Speaking of the ‘tank gang’, it would be a huge disservice to ignore the incredible supporting cast present in Finding Nemo. There really are too many to describe completely, but some of the most memorable are the members of the ‘tank gang.’ These characters include: Gill, a Moorish idol with deep scars, both physically and mentally; Bloat, a puffer fish; Bubbles, a yellow tang obsessed with, well, bubbles; Peach, a starfish who acts more or less like the mother of the tank; Jacques, a cleaning shrimp that tries to keep the tank spick and span; Gurgle, a royal gamma afraid of seemingly everything; and Deb, a crazy black tailed humbug who thinks that her reflection is actually her twin sister. I was originally worried that this group of fishies would actually bring down the movie and be nothing more than a distraction from the story of Marlin, but I was dead wrong. Not only is the ‘tank gang’ hilarious, but they are lifelong friends for Nemo and help him get over his fears and earn his place in the… tank.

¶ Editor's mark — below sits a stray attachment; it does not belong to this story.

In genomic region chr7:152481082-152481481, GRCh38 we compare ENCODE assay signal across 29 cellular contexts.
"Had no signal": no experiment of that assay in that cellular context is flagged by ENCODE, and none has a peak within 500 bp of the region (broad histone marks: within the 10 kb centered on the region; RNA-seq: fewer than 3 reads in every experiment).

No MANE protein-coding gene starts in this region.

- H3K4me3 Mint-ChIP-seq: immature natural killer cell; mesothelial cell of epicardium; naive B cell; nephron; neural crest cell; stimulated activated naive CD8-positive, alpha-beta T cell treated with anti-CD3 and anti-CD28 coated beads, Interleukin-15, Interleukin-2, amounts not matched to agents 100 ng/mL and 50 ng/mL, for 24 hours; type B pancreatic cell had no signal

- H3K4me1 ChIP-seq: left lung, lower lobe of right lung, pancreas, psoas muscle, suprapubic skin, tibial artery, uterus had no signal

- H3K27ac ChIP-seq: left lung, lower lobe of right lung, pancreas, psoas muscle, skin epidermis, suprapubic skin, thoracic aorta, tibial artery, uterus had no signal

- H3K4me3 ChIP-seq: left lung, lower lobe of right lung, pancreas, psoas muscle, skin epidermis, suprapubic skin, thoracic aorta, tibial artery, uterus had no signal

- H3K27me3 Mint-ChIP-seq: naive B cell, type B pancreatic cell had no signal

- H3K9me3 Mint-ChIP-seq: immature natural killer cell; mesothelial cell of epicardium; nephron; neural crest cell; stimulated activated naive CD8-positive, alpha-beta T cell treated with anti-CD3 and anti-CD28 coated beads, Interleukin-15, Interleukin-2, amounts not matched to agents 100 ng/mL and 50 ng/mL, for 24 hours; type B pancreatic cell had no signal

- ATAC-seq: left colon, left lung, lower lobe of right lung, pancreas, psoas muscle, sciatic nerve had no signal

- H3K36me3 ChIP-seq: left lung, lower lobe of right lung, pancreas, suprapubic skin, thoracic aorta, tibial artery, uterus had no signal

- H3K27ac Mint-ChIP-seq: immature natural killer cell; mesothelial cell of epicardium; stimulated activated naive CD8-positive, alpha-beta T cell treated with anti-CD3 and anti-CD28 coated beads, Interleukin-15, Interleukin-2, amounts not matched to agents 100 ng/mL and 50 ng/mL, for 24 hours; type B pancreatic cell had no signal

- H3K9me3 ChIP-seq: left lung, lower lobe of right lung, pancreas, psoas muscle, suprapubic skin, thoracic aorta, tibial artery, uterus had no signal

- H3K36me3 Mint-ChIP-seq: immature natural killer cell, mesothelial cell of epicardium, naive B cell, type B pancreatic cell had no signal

Along with the ‘tank gang,’ there are Bruce, Anchor, and Chum, a group of sharks dedicated to becoming friends with fish and not eating them; Nigel, a pelican who gossips with the ‘tank gang’ and tries to help Nemo and Marlin reconnect; and Crush, a wise, old (but young at heart) sea turtle that opens Marlin’s eyes to the beauty of the ocean and some of the joys of parenting! While there are certainly more characters to talk about, this article is already going on long enough, and I have already covered all of the major characters, so let’s move on… Just kidding. You didn’t really think I’d forget about Dory, did you?